Heading up the steep grassy access slopes we settled in to our normal early morning routine of team shit-chat, Ally’s training to be a guide, I’m training to be a dad. Running shoes made light work of the Aiguilles Rouges, scrambling over exposed terrain with backdrops of the Peuterey Integral and Mont Blanc far ahead. For some reason it didn’t look too far, maybe it was the euphoria of the dawn glow and following sunrise or the fact that we were really flying up this ridge line, both lost in our thoughts soloing up this massive route.
The mountain always gets her way though and as we neared the 3000m mark we hit the snow line- this was the great unknown. In ideal circumstances we would have waited a couple more weeks for the route to clear but then Ally would be in Wales. It was disappointing. So disappointing in fact, that we spent a fair part of the route wading up to our armpits at times digging a channel up this sodden snow. The hours passed by, we slowed to a crawl but at least we were still crawling. As the ridge line grew narrower we were forced to deal with dangerously heavy cornices and really take our time - I managed to break three of them off. But we still had plenty of daylight left and whilst we were on a ridge at least we didn’t have any worry about objective dangers falling on our heads.
That was until we joined the Col Emile Rey.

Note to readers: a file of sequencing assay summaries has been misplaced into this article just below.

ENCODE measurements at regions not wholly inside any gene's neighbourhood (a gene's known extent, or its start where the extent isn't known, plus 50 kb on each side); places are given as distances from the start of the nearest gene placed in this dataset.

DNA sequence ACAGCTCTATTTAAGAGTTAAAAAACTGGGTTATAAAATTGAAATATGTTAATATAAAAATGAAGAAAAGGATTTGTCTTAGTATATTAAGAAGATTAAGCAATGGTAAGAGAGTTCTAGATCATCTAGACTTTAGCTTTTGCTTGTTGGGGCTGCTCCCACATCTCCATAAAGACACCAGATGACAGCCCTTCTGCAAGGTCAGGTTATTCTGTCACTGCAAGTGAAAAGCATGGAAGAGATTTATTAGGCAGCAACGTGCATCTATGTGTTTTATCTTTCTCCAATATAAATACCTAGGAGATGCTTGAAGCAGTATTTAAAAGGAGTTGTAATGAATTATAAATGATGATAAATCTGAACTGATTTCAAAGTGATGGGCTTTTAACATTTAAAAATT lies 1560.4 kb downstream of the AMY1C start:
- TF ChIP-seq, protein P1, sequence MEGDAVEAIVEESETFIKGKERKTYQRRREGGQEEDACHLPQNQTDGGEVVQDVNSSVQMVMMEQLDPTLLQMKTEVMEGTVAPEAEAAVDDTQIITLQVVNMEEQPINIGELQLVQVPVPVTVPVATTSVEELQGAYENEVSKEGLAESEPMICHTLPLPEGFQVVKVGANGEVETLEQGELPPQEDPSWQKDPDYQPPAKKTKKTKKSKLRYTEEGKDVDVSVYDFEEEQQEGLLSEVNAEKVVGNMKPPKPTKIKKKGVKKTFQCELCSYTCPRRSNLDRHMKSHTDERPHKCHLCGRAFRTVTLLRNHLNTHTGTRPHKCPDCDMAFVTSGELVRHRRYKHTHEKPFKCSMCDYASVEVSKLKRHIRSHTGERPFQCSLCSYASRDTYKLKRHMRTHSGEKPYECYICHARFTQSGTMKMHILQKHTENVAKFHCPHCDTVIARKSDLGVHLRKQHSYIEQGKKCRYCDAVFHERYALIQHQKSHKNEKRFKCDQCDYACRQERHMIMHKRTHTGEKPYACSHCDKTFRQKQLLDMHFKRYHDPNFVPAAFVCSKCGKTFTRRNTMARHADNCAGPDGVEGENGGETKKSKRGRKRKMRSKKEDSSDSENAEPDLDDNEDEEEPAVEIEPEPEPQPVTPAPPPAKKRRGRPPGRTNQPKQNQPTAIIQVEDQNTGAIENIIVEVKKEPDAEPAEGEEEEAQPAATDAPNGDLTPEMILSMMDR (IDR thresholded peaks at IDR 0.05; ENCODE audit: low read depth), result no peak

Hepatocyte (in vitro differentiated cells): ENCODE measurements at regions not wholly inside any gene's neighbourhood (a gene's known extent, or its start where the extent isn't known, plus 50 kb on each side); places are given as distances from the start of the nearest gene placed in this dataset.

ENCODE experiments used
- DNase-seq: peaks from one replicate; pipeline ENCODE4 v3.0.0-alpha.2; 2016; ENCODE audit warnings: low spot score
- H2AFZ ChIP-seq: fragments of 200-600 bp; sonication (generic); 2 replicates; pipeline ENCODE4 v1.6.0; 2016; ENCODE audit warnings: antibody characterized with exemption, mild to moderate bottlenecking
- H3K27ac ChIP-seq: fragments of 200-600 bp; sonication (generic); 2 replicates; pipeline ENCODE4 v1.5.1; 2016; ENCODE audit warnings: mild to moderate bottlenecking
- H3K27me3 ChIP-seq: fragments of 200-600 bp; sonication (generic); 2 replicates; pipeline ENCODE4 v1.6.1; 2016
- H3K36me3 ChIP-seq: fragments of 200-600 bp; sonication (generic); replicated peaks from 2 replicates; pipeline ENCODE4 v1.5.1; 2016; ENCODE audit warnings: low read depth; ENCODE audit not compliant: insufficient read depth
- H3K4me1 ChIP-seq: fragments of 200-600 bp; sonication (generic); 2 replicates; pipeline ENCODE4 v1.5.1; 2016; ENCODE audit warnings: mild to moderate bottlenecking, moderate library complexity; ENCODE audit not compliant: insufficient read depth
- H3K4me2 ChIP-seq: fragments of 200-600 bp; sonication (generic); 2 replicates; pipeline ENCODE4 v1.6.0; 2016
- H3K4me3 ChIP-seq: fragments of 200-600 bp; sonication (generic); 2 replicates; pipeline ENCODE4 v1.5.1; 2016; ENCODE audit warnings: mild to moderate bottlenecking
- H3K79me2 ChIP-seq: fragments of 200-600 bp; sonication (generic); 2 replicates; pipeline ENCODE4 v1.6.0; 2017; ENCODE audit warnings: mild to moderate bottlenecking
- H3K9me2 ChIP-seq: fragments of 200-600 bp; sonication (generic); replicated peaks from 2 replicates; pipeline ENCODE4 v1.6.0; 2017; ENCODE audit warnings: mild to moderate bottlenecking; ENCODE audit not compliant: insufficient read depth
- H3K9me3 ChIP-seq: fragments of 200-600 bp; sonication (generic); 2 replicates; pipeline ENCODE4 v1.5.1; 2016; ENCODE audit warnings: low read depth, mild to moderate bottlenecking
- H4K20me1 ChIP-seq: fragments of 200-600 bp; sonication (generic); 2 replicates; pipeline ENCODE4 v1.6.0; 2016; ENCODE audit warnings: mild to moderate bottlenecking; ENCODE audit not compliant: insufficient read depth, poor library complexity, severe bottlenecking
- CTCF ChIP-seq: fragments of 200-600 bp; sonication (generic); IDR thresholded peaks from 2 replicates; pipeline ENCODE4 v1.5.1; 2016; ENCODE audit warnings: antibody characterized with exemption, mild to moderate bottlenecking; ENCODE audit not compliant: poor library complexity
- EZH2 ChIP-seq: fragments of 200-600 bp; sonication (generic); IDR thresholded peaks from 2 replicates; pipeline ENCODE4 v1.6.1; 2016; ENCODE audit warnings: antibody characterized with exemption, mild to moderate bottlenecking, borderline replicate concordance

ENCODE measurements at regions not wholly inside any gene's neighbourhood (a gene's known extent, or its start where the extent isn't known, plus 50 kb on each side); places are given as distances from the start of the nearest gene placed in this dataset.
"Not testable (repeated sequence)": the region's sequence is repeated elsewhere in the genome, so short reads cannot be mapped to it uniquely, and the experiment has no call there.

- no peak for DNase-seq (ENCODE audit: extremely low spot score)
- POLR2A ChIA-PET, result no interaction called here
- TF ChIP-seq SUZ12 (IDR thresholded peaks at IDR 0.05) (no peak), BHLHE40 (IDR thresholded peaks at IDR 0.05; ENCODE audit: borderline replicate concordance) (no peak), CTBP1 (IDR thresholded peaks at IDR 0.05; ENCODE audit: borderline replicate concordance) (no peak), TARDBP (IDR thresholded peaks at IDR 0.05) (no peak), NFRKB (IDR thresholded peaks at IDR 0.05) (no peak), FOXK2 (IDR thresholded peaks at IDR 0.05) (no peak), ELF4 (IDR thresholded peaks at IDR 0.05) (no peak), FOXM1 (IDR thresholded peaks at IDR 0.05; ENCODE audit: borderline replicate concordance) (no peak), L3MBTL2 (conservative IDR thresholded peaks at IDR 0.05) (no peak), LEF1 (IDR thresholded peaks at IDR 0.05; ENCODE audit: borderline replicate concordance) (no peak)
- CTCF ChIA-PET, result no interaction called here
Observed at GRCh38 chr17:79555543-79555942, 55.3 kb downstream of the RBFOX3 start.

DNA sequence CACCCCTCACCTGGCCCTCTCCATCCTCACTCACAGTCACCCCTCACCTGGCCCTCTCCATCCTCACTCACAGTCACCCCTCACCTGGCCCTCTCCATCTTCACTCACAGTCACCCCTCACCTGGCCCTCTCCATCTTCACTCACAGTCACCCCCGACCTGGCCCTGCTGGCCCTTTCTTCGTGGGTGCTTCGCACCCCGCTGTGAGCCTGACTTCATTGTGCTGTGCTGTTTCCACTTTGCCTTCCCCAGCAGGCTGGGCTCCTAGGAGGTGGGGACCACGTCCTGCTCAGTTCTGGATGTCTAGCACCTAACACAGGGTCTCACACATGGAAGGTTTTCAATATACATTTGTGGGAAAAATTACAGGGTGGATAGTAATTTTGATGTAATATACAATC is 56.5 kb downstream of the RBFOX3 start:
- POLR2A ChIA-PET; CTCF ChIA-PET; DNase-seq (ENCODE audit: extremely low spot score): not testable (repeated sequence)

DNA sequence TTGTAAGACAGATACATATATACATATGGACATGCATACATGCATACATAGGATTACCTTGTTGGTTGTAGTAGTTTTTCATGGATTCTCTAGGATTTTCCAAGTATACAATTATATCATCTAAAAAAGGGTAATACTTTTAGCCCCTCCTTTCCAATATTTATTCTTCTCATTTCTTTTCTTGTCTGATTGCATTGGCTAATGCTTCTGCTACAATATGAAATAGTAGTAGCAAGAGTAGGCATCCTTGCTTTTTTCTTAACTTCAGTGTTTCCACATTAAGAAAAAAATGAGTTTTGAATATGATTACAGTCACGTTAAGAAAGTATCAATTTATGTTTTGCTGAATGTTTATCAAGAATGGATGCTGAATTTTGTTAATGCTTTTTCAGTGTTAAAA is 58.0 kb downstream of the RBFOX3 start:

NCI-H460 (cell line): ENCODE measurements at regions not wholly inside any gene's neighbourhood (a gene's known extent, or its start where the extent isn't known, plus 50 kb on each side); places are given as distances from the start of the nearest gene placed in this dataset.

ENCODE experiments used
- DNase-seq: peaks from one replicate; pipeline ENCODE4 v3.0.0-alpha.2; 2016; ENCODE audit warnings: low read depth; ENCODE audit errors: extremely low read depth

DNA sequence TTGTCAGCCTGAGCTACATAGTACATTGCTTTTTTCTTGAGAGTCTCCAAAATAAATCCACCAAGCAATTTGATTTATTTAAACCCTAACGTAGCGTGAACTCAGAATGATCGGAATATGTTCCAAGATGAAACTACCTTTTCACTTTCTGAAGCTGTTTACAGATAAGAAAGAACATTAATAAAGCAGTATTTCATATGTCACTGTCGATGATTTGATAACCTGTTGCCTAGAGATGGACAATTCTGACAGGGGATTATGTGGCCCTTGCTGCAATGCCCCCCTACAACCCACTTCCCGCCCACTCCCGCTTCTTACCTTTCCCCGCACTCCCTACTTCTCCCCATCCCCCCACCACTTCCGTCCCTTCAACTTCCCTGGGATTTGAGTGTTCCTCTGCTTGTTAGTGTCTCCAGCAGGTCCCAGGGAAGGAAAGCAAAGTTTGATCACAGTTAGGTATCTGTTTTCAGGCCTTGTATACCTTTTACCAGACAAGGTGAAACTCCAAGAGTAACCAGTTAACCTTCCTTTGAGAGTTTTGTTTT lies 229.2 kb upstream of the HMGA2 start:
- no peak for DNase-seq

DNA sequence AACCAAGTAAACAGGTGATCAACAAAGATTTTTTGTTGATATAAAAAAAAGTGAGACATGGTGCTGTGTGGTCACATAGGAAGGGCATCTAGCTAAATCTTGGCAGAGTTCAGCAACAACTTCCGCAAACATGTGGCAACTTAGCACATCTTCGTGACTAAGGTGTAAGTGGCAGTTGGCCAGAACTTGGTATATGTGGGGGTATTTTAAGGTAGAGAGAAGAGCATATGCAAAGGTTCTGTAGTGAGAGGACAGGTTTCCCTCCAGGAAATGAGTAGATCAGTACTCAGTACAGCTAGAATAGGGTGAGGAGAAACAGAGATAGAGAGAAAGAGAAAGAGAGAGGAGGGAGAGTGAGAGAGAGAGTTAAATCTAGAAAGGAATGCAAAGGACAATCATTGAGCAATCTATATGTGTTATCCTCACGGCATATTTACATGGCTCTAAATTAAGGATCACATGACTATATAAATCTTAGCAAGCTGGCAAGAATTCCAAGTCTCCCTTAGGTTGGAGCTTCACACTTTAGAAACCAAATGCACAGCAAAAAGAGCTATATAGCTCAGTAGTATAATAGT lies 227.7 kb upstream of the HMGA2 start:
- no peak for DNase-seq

Above the col lay the ‘easy’ 4b pitch, ostensibly the crux of the route, which had now formed as a thin veneer of delaminated nevée with a waterfall running over it. Luckily for me I’d been doing my best to plough a track up the snow and break off as many cornices as I could for the last few hours so it was Ally’s turn to take over the lead. An initial foray in to the waterfall, fuelled by the unhelpful “Go on you can do it” from the belayer, led to a very wet and angry Scotsman - Plan B it was then, not that we had one. Thankfully a steep but good quality ice pitch to the side led us up to easier, but again very insecure snowy ground, and finally up never ending snow slopes to the Pointe Louis Amédée. Head down I just followed the fresh boot-track as Ally’s feet of fury snaked their way up to an out of sight ridge line far above.
The end was finally in sight, but still not in the bag. We were both soaking wet and it had been a real concern over the last few hours that time was now our enemy - if we topped out after sunset frostbite from our wet boots was a real possibility. The wind picked up, the temperatures dropped and we both regressed back in to our own little worlds as we simul climbed to the summit. The colours intensified signalling the last of the day’s heat and the wind bit at any exposed skin, it’s an acquired art wiggling all your toes at the same time as climbing. As we neared the final slope to the summit proper the wind reached its zenith, too close to a gale for my liking, keenly aware how serious single pushing big objectives can be - if we would have had to stop for more than a few minutes hypothermia would not have been far away. Light isn’t always right I guess.
We didnt stop for the summit, the rope stayed tight and we headed straight on down the Gouter Route searching for a bit of man made shelter in the form of a huge mountain hut full of warm beds and hot food.
Ally did make it to Wales a few days later with a massive hangover; the route must have worked though as he doesn’t get in touch much anymore.